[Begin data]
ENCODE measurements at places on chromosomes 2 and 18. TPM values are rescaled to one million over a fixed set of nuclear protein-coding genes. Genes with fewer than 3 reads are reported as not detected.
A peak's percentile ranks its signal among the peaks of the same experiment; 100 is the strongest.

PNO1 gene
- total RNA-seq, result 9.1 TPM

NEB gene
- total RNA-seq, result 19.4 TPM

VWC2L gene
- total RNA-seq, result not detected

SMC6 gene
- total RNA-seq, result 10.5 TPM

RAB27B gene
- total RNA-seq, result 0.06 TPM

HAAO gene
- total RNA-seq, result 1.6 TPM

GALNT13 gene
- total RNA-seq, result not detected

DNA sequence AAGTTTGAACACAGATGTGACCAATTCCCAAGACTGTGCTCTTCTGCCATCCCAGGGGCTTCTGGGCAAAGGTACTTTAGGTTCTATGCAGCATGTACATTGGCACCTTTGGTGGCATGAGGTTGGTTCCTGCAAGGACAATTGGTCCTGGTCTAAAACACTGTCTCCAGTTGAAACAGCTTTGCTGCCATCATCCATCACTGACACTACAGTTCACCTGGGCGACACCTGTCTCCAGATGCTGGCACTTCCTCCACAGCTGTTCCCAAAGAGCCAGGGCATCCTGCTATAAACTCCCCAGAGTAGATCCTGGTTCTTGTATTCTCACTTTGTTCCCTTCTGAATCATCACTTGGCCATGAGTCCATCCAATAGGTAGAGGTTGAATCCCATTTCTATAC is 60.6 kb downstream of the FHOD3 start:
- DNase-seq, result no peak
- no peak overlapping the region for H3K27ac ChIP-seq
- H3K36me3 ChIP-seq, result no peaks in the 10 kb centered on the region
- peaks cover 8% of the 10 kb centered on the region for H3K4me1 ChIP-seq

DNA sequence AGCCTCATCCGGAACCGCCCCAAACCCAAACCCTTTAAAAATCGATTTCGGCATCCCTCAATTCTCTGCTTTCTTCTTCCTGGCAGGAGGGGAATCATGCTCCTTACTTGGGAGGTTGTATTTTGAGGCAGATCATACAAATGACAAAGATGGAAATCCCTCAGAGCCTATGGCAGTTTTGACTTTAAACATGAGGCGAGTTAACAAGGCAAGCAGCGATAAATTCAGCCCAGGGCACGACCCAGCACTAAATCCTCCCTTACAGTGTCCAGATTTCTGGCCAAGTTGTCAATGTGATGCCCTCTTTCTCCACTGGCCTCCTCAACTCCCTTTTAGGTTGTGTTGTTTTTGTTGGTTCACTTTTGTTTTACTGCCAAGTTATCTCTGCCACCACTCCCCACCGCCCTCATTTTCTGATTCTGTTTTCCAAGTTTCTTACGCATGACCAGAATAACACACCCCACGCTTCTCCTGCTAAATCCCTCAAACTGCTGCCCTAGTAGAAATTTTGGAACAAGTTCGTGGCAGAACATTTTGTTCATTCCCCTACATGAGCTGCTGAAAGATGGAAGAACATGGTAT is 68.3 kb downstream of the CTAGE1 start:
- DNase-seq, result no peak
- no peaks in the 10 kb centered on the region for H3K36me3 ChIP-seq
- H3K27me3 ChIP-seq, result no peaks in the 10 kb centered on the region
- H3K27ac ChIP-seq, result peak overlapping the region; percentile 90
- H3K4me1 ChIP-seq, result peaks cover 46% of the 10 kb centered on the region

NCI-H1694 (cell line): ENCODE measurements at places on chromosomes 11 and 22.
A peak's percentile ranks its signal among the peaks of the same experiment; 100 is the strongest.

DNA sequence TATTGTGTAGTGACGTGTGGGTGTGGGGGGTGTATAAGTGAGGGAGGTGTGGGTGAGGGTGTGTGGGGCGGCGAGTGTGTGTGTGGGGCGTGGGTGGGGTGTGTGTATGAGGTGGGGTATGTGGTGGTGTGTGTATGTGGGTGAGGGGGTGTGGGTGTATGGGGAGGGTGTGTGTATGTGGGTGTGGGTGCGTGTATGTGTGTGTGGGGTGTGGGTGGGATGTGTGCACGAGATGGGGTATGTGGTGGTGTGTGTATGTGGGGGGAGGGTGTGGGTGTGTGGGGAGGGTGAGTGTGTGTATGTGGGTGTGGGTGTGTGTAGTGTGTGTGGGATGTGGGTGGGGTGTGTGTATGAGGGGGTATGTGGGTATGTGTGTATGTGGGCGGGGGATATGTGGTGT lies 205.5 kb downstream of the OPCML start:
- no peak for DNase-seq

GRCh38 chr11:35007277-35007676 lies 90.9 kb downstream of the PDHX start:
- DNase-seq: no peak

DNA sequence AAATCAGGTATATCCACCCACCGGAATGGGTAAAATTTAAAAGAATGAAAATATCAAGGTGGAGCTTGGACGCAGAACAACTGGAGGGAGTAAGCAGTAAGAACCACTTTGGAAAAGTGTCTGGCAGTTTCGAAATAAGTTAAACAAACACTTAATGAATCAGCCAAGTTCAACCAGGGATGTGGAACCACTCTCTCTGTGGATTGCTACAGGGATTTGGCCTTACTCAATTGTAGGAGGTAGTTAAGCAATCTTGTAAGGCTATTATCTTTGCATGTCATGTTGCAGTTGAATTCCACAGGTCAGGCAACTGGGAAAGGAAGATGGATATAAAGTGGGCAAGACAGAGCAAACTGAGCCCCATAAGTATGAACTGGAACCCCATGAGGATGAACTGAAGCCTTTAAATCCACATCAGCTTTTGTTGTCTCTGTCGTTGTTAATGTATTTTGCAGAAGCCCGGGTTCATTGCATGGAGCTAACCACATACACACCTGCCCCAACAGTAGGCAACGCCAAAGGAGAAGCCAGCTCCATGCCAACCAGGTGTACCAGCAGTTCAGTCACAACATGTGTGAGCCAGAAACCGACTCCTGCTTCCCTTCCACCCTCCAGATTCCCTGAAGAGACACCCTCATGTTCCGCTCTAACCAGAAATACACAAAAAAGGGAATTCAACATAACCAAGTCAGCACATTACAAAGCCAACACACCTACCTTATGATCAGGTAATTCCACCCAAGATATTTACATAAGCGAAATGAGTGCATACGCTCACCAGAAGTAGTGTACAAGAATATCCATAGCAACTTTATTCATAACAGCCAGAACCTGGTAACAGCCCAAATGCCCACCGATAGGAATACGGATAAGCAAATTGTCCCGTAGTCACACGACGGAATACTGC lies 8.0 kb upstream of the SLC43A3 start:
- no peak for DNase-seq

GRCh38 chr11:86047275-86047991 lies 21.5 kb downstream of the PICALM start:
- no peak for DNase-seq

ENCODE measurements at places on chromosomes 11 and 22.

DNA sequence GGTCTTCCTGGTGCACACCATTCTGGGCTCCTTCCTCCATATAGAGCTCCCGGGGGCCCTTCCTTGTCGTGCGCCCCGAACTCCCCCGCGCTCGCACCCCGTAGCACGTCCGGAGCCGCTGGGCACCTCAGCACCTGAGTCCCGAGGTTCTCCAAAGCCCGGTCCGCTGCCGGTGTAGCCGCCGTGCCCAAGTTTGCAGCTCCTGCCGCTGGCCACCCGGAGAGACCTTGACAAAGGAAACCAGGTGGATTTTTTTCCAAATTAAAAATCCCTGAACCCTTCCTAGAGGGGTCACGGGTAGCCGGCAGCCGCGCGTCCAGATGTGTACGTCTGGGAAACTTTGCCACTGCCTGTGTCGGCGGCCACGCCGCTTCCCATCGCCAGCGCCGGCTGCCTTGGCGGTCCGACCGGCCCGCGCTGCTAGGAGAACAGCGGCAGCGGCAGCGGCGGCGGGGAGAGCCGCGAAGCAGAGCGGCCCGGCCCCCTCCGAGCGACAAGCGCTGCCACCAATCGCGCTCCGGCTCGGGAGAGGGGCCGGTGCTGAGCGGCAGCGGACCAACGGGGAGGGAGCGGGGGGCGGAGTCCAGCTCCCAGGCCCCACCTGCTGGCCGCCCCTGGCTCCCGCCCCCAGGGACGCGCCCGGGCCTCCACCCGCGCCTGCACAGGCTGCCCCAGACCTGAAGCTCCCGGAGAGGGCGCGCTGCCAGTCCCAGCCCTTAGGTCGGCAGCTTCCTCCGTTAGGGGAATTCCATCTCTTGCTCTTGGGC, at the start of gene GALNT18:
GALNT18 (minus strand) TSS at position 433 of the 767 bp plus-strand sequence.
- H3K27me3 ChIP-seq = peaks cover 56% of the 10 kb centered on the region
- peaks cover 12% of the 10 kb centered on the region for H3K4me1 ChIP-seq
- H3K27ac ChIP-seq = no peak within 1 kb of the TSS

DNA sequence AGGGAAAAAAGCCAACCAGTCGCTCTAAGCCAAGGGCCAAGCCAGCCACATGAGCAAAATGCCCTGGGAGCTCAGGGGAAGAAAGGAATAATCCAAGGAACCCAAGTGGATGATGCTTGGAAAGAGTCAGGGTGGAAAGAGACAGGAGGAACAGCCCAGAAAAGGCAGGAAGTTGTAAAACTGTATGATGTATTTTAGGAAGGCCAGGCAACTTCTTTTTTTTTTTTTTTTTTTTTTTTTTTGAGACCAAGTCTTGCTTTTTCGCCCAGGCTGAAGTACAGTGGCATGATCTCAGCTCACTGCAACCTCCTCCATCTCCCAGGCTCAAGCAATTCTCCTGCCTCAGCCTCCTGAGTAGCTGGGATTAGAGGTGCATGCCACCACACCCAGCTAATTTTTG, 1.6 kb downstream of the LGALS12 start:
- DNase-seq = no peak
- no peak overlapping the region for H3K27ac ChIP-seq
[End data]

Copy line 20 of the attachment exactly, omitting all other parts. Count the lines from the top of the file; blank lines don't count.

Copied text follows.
- H3K36me3 ChIP-seq, result no peaks in the 10 kb centered on the region